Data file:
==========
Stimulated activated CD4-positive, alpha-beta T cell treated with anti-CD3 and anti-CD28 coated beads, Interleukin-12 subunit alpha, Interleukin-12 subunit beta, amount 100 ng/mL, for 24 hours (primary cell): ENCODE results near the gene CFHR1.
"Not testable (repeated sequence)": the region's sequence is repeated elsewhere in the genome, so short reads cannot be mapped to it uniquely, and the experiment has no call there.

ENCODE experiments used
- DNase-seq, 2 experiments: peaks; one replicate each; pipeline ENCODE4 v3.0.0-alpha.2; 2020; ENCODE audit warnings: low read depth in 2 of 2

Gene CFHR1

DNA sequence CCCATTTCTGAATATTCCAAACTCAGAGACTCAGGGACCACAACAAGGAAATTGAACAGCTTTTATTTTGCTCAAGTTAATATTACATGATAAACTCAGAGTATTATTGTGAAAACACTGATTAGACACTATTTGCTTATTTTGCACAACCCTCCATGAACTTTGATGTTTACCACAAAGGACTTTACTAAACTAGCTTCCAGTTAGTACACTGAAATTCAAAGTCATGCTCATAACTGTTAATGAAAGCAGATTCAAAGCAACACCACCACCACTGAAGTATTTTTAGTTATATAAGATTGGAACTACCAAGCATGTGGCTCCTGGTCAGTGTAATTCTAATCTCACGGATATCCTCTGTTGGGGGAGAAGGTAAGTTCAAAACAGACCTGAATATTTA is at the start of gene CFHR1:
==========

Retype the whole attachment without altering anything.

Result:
Stimulated activated CD4-positive, alpha-beta T cell treated with anti-CD3 and anti-CD28 coated beads, Interleukin-12 subunit alpha, Interleukin-12 subunit beta, amount 100 ng/mL, for 24 hours (primary cell): ENCODE results near the gene CFHR1.
"Not testable (repeated sequence)": the region's sequence is repeated elsewhere in the genome, so short reads cannot be mapped to it uniquely, and the experiment has no call there.

ENCODE experiments used
- DNase-seq, 2 experiments: peaks; one replicate each; pipeline ENCODE4 v3.0.0-alpha.2; 2020; ENCODE audit warnings: low read depth in 2 of 2

Gene CFHR1

DNA sequence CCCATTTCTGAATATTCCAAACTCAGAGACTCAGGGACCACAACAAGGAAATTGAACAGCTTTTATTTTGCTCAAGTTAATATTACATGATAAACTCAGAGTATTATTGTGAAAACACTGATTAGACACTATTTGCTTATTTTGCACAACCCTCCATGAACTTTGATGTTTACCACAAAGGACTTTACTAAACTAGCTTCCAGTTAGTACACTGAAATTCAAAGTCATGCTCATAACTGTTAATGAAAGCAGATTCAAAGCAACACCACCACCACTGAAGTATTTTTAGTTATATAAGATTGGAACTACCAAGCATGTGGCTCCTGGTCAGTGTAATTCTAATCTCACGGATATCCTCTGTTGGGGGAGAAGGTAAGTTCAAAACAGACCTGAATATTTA is at the start of gene CFHR1: